Taking responsibility means admitting the probability of having made a mistake, of having committed a sin. So much easier it is to avoid saying anything about being a sinner, instead seeking the scapegoat on whom to lay all the fault. In fairness, Affleck and the rest of the Hollywood population are not the only ones to dodge taking the blame for having done (or not done) something. In the early pages of Genesis, Cain sets the model for being a responsibility avoider (his mother and father actually were the prototypes, but he didn’t come along until much later in their lives). Ever since then, people have done their level best to ensure they are not fingered as having done an evil or sinful act so that God or anyone else can and will be blamed. Recently an acquaintance was involved in a traffic accident where the other person ran a stop sign and smacked the friend’s car. But here in Kansas, traffic mishaps fall under “no-fault” laws, so the inattentive stop-sign runner, who is really fully responsible for the smash-up, does not have to bear any “fault” for what he did.

Christians who try to blame others for their failings miss out on what it is to be responsible and mature. The day will come when every believer will give account to God (2 Corinthians 10:5), including a review of each and every time there was a human attempt to shirk the responsibility for one’s actions. This sidestep called “it’s not my fault”  – whether voiced by a believer or a non-believer — carries no weight when it comes to God’s all-encompassing knowledge. Ezekiel 18:4 says the one who sins will be the one who is held responsible for the sin (paraphrase). There’s not going to be the finger-pointing as there was in the Garden of Eden, here Adam blamed both the woman and God for giving him the woman, the woman blamed the serpent, and the serpent would have probably tried to shift culpability except the Creator had the snake “dead to rights”.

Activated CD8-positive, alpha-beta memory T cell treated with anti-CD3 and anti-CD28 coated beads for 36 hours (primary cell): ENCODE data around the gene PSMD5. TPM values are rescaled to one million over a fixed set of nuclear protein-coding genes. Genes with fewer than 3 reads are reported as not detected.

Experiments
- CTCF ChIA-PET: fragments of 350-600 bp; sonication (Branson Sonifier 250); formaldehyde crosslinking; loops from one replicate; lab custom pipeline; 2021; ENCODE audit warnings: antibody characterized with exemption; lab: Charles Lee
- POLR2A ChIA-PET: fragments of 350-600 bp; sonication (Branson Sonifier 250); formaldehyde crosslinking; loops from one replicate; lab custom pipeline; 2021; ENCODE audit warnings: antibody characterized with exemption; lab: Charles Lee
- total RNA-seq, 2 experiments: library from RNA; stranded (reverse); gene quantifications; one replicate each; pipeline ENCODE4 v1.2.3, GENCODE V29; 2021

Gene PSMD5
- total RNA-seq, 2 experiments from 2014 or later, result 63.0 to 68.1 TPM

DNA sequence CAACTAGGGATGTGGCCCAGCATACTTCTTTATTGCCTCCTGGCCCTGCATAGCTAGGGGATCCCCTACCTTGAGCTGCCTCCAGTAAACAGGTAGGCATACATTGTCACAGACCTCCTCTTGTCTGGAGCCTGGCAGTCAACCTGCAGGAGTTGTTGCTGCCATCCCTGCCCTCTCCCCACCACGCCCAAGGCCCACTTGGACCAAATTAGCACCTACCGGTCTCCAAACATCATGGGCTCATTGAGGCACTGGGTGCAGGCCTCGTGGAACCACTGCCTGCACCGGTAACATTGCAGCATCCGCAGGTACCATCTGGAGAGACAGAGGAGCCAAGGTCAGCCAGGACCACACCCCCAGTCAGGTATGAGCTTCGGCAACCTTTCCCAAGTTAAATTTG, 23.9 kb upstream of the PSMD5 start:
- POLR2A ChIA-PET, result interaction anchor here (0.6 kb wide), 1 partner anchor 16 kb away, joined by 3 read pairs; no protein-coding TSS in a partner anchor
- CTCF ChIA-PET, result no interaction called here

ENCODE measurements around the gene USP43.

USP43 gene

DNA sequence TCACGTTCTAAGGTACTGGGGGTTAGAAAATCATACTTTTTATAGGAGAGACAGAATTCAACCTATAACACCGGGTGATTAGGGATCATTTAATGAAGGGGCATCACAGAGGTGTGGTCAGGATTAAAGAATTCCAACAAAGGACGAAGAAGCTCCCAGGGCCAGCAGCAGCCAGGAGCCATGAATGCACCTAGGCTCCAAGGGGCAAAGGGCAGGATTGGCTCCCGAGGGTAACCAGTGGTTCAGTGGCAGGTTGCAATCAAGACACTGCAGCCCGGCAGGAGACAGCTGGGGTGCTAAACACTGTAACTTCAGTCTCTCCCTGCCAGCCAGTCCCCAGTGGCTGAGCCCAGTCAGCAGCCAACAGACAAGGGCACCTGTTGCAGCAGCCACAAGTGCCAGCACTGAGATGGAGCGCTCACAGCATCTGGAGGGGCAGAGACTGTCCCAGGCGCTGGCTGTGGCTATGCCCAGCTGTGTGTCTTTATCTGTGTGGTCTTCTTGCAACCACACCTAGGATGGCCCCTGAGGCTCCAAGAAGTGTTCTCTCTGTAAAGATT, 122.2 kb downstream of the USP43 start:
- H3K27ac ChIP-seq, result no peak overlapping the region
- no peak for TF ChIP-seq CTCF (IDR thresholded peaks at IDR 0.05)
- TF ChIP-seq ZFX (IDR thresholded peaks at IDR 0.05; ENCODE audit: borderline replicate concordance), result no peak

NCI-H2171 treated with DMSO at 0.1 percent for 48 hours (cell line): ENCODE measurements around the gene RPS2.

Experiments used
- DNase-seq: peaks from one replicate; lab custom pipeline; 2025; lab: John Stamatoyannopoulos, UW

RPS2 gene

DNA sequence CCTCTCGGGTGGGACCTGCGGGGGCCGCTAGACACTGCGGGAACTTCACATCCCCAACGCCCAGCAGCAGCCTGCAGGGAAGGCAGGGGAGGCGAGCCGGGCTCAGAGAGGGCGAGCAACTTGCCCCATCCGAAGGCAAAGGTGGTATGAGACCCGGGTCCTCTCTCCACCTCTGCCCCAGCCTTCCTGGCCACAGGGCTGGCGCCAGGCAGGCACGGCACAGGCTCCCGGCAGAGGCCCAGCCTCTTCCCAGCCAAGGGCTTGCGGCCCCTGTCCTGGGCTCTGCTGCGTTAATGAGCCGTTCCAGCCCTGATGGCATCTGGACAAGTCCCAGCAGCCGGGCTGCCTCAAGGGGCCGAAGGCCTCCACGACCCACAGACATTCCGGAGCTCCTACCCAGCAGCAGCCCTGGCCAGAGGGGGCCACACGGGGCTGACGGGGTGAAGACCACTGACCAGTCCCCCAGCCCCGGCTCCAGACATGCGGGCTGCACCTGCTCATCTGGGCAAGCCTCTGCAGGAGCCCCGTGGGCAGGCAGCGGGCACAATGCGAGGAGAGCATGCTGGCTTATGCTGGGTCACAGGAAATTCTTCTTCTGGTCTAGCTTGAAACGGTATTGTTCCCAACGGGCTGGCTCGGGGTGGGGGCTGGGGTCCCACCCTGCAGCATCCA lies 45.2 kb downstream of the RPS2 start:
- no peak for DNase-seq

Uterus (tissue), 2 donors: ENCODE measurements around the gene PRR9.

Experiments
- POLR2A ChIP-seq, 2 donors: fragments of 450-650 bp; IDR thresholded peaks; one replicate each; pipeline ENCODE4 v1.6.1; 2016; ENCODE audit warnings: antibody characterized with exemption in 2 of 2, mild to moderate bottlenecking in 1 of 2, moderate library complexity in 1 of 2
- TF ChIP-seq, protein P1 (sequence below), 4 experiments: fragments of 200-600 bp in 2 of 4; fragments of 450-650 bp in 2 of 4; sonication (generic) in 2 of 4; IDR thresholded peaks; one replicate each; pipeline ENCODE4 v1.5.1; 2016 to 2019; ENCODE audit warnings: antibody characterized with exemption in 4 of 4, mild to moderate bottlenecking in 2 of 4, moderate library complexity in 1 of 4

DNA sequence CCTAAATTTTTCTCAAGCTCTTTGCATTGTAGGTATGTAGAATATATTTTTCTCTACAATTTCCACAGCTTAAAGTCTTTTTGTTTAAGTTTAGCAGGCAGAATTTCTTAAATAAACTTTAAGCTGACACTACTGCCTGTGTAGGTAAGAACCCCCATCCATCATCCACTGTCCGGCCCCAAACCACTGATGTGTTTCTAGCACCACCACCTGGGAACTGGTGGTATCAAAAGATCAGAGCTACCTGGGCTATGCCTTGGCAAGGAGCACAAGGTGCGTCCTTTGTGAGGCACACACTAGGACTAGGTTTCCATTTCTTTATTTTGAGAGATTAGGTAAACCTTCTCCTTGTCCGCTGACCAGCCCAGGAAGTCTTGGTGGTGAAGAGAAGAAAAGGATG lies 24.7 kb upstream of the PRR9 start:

Non-believers, though, will not be given the opportunity to do the blame-shift thing when it comes to judgment. Revelation 20:11-15 points out how God will judge those folks on one issue alone — whether their names are in the Lamb’s Book of Life, and when it is not there, it will not matter who they try to blame for not being saved, they will find themselves in an eternity of beyond awful for having made excuses for not coming to faith in Christ.

It does not matter who sits in the Oval Office, or is part of the Senate or the House, or the governor’s mansion, the state legislature or the county commission for weed abatement. None of those folks can willfully and deliberately force anyone to do anything. Even the devil his slimy and heinous self cannot force a person into some form of action or behavior. If you take a course of action, the only place to point the finger is back at self when it comes to bearing the weight of responsibility. Jesus came to set people free — free from the lies and the blame-shifting — free to accept responsibility and grow from it. Keep hiding under the bushel basket of everyone else to blame and before too long, the heart will become so hard and resistant there will be no response to the loving overtures of the Holy Spirit. That, in the words of the playwright, is trouble, trouble, terrible trouble.

Ben Affleck is making excuses and showing great irresponsibility blaming someone else because he is in the grip of addiction to alcohol. That’s true for anyone. If someone dies without Christ and faces an eternity in hell, it won’t be the fault of the neighbor or friend or sports celebrity. There will be no one else to blame. That’s a hard, hard way to learn the cost of personal responsibility.